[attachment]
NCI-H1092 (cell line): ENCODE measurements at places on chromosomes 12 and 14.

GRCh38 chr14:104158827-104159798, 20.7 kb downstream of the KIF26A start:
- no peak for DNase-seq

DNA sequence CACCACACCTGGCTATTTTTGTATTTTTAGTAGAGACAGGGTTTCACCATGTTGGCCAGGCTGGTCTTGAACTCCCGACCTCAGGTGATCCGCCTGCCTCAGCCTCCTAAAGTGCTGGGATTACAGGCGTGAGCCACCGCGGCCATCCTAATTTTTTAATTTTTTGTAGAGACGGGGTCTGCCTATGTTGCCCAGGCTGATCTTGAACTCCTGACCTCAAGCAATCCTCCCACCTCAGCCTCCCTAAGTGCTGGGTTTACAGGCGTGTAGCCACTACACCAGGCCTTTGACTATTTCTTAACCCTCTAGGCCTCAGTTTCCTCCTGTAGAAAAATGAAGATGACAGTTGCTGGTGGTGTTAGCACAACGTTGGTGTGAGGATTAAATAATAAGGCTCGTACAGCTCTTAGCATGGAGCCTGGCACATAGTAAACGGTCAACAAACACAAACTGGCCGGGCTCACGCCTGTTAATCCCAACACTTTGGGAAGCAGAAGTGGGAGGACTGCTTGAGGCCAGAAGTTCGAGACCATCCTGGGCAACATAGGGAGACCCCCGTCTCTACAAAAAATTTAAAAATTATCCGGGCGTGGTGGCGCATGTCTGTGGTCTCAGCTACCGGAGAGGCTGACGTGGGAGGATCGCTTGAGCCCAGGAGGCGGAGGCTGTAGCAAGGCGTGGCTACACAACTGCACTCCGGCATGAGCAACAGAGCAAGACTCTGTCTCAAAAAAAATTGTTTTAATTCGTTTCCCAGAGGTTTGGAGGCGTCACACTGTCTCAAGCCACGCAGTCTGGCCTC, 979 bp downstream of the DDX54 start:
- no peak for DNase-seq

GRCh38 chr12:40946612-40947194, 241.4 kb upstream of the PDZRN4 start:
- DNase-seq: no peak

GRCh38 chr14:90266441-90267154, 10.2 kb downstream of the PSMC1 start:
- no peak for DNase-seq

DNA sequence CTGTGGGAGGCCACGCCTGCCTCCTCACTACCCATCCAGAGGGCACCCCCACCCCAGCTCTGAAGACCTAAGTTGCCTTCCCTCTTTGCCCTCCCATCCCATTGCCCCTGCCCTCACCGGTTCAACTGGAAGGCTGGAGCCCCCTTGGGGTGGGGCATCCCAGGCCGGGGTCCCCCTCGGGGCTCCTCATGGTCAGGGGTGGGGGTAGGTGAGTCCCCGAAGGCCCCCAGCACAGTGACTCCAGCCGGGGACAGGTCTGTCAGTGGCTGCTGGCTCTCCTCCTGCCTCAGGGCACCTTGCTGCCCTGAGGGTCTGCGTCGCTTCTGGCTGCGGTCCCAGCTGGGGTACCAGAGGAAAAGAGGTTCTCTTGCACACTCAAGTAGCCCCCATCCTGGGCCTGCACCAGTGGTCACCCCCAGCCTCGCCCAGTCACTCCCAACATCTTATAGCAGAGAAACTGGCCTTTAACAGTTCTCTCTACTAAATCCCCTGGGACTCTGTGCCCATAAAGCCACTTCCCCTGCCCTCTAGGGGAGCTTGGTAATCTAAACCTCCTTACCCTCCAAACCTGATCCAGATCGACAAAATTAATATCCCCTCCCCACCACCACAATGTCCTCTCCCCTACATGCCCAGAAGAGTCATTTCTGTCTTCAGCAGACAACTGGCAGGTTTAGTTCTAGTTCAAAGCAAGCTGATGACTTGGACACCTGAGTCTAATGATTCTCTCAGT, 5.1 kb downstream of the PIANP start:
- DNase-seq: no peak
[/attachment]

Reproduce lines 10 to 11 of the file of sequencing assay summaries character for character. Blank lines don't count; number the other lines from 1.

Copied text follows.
DNA sequence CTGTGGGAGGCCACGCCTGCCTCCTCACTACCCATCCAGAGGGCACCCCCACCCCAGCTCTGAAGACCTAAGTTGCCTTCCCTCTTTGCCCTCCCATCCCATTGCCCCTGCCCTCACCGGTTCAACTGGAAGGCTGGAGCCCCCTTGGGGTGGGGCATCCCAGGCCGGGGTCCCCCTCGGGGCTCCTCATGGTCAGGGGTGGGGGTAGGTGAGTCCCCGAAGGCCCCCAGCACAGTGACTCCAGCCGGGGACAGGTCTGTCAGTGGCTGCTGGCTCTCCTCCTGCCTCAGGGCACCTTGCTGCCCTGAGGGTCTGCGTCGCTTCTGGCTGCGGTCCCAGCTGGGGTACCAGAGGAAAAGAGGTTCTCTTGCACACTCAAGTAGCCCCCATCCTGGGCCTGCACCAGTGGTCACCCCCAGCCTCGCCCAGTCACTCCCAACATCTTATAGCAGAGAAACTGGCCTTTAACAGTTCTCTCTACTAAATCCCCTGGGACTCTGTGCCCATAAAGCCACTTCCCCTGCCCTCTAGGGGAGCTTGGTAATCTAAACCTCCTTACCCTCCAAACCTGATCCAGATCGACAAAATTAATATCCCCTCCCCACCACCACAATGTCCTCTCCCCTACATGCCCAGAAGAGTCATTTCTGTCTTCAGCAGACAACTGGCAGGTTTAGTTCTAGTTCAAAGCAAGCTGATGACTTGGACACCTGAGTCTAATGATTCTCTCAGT, 5.1 kb downstream of the PIANP start:
- DNase-seq: no peak